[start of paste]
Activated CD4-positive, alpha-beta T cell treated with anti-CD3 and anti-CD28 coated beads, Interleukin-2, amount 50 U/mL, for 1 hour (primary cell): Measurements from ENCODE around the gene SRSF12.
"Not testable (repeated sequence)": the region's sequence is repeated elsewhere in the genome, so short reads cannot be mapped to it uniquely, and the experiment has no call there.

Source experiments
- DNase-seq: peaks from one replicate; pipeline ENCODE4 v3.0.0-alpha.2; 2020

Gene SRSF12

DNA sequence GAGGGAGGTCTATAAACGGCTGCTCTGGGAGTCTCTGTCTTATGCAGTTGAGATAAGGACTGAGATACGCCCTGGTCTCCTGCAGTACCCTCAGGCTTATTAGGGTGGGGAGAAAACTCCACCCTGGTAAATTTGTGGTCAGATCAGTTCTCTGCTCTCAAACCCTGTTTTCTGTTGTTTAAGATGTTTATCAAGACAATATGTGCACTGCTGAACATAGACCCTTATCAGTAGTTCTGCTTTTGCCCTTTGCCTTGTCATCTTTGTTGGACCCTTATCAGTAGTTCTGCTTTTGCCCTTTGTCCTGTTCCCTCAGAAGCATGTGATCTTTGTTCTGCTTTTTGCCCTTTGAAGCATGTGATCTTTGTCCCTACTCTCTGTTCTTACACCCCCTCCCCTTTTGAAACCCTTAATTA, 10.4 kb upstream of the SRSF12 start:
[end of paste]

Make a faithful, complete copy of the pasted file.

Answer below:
Activated CD4-positive, alpha-beta T cell treated with anti-CD3 and anti-CD28 coated beads, Interleukin-2, amount 50 U/mL, for 1 hour (primary cell): Measurements from ENCODE around the gene SRSF12.
"Not testable (repeated sequence)": the region's sequence is repeated elsewhere in the genome, so short reads cannot be mapped to it uniquely, and the experiment has no call there.

Source experiments
- DNase-seq: peaks from one replicate; pipeline ENCODE4 v3.0.0-alpha.2; 2020

Gene SRSF12

DNA sequence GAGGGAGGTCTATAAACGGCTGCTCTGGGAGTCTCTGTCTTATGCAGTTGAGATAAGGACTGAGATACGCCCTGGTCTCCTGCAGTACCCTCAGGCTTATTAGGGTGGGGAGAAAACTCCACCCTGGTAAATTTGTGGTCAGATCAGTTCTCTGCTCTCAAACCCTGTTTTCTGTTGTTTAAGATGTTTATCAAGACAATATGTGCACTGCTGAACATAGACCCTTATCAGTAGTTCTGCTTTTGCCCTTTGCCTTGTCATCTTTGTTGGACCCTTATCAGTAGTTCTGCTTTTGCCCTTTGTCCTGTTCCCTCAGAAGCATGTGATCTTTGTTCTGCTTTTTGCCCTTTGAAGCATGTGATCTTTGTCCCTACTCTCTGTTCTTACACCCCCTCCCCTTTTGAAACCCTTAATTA, 10.4 kb upstream of the SRSF12 start: